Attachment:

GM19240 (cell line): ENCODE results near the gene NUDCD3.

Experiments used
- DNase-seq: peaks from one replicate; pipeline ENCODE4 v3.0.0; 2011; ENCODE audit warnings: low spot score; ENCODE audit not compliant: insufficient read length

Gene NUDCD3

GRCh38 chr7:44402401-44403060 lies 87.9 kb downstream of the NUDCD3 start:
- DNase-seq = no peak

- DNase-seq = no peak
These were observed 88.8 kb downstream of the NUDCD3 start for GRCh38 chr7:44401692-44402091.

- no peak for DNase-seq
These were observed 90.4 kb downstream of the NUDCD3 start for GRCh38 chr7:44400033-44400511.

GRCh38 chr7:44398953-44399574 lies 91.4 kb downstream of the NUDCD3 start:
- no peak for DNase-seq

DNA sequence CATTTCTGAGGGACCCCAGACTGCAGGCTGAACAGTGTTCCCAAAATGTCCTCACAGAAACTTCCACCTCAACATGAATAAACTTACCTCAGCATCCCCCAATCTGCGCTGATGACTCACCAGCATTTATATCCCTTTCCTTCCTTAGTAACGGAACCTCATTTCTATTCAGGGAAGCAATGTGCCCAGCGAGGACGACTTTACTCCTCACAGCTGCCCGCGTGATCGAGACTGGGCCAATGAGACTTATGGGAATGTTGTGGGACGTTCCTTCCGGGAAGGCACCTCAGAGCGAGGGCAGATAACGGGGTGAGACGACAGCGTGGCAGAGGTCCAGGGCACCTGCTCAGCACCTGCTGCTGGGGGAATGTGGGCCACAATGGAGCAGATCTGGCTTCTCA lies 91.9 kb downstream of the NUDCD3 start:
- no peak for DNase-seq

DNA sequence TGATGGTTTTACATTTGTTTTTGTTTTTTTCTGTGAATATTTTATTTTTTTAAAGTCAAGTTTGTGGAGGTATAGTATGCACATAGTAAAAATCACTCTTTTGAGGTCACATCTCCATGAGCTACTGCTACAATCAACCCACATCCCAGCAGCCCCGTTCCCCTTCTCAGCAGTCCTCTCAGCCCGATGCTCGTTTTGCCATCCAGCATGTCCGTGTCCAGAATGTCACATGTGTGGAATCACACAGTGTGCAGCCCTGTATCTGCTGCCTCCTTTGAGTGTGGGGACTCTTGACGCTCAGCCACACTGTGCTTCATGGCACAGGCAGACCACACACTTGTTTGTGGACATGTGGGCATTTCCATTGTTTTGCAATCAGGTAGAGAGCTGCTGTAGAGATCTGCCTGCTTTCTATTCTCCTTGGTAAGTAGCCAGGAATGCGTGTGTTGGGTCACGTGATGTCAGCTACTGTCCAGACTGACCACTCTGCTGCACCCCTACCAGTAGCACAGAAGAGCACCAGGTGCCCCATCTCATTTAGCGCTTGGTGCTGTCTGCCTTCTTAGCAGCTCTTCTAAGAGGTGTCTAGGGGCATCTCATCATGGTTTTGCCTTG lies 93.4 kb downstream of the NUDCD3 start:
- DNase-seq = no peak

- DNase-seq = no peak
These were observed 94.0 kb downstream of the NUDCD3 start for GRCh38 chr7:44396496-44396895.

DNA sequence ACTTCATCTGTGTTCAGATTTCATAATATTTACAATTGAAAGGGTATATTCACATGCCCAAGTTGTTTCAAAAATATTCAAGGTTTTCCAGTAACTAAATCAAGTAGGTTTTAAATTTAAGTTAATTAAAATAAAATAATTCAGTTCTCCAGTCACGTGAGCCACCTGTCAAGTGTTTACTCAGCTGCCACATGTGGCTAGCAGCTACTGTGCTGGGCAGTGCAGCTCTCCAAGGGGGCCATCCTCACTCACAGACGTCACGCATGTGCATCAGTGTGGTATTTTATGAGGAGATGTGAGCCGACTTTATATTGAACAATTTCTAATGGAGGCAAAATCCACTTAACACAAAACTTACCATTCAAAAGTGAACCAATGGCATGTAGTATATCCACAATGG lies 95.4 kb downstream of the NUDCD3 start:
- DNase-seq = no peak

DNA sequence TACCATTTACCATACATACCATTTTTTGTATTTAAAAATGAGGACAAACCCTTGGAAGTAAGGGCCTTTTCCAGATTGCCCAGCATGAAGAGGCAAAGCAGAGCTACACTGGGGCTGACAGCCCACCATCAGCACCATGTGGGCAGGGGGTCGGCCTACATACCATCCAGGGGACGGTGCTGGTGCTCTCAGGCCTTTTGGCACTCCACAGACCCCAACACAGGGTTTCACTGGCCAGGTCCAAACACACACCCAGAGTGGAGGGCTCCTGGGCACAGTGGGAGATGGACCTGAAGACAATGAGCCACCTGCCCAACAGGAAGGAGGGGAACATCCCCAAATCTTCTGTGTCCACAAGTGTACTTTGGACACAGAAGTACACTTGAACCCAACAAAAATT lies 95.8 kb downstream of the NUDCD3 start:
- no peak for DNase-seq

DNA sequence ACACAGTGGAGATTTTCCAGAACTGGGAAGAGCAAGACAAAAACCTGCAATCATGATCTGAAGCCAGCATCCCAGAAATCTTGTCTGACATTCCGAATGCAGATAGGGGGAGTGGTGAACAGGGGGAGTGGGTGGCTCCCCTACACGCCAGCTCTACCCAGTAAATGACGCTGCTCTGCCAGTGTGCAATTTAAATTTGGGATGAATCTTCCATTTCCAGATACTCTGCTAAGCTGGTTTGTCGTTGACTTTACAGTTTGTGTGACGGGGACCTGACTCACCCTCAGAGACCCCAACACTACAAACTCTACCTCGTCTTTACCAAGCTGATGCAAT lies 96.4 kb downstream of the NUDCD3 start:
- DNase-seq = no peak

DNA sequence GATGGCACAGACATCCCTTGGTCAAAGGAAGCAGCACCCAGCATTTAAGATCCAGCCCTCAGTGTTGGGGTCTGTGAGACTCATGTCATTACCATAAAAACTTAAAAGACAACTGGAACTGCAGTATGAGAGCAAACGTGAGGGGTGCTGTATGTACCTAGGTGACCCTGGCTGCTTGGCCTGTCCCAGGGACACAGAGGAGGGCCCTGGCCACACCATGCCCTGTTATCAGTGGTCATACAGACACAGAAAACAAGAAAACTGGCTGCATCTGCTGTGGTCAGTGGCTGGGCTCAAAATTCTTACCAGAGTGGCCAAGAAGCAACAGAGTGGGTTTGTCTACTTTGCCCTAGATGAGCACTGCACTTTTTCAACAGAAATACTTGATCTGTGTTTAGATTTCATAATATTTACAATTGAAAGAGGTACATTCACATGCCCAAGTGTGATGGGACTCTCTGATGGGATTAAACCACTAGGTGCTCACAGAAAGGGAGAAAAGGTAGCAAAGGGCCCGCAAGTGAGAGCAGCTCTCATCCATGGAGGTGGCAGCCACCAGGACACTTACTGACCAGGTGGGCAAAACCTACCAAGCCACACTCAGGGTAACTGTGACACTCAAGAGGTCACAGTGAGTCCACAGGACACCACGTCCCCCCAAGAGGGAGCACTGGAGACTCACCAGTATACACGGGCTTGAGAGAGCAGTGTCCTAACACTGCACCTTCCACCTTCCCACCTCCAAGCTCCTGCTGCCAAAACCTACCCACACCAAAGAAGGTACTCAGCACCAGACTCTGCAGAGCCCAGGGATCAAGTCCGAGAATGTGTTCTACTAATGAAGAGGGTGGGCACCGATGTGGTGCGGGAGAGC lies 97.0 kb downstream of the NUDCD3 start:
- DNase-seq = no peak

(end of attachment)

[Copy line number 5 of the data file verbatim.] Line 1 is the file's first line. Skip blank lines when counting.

GRCh38 chr7:44402401-44403060 lies 87.9 kb downstream of the NUDCD3 start: